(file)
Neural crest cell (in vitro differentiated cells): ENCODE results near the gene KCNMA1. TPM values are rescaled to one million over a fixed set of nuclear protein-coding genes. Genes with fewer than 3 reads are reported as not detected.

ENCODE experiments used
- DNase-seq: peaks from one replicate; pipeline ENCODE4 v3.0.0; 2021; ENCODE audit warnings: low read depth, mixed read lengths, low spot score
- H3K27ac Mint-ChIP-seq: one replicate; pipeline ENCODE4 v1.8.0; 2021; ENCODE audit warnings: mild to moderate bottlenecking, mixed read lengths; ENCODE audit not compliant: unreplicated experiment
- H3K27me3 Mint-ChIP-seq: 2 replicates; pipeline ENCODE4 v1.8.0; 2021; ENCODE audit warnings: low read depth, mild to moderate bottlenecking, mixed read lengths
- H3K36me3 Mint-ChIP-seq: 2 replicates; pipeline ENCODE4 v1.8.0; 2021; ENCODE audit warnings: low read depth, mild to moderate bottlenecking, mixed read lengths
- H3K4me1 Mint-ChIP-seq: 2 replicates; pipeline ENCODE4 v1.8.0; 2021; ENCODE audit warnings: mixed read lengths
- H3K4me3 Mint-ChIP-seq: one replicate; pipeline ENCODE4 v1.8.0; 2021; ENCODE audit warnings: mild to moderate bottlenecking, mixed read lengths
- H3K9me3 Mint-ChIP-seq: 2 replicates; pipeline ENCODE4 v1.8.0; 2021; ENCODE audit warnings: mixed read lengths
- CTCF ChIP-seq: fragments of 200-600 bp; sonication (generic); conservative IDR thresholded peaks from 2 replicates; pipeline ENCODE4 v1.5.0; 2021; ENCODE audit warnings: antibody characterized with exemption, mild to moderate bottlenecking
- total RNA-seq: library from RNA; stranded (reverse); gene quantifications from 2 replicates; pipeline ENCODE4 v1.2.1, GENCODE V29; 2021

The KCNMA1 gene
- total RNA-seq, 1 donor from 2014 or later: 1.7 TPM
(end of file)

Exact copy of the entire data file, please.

Neural crest cell (in vitro differentiated cells): ENCODE results near the gene KCNMA1. TPM values are rescaled to one million over a fixed set of nuclear protein-coding genes. Genes with fewer than 3 reads are reported as not detected.

ENCODE experiments used
- DNase-seq: peaks from one replicate; pipeline ENCODE4 v3.0.0; 2021; ENCODE audit warnings: low read depth, mixed read lengths, low spot score
- H3K27ac Mint-ChIP-seq: one replicate; pipeline ENCODE4 v1.8.0; 2021; ENCODE audit warnings: mild to moderate bottlenecking, mixed read lengths; ENCODE audit not compliant: unreplicated experiment
- H3K27me3 Mint-ChIP-seq: 2 replicates; pipeline ENCODE4 v1.8.0; 2021; ENCODE audit warnings: low read depth, mild to moderate bottlenecking, mixed read lengths
- H3K36me3 Mint-ChIP-seq: 2 replicates; pipeline ENCODE4 v1.8.0; 2021; ENCODE audit warnings: low read depth, mild to moderate bottlenecking, mixed read lengths
- H3K4me1 Mint-ChIP-seq: 2 replicates; pipeline ENCODE4 v1.8.0; 2021; ENCODE audit warnings: mixed read lengths
- H3K4me3 Mint-ChIP-seq: one replicate; pipeline ENCODE4 v1.8.0; 2021; ENCODE audit warnings: mild to moderate bottlenecking, mixed read lengths
- H3K9me3 Mint-ChIP-seq: 2 replicates; pipeline ENCODE4 v1.8.0; 2021; ENCODE audit warnings: mixed read lengths
- CTCF ChIP-seq: fragments of 200-600 bp; sonication (generic); conservative IDR thresholded peaks from 2 replicates; pipeline ENCODE4 v1.5.0; 2021; ENCODE audit warnings: antibody characterized with exemption, mild to moderate bottlenecking
- total RNA-seq: library from RNA; stranded (reverse); gene quantifications from 2 replicates; pipeline ENCODE4 v1.2.1, GENCODE V29; 2021

The KCNMA1 gene
- total RNA-seq, 1 donor from 2014 or later: 1.7 TPM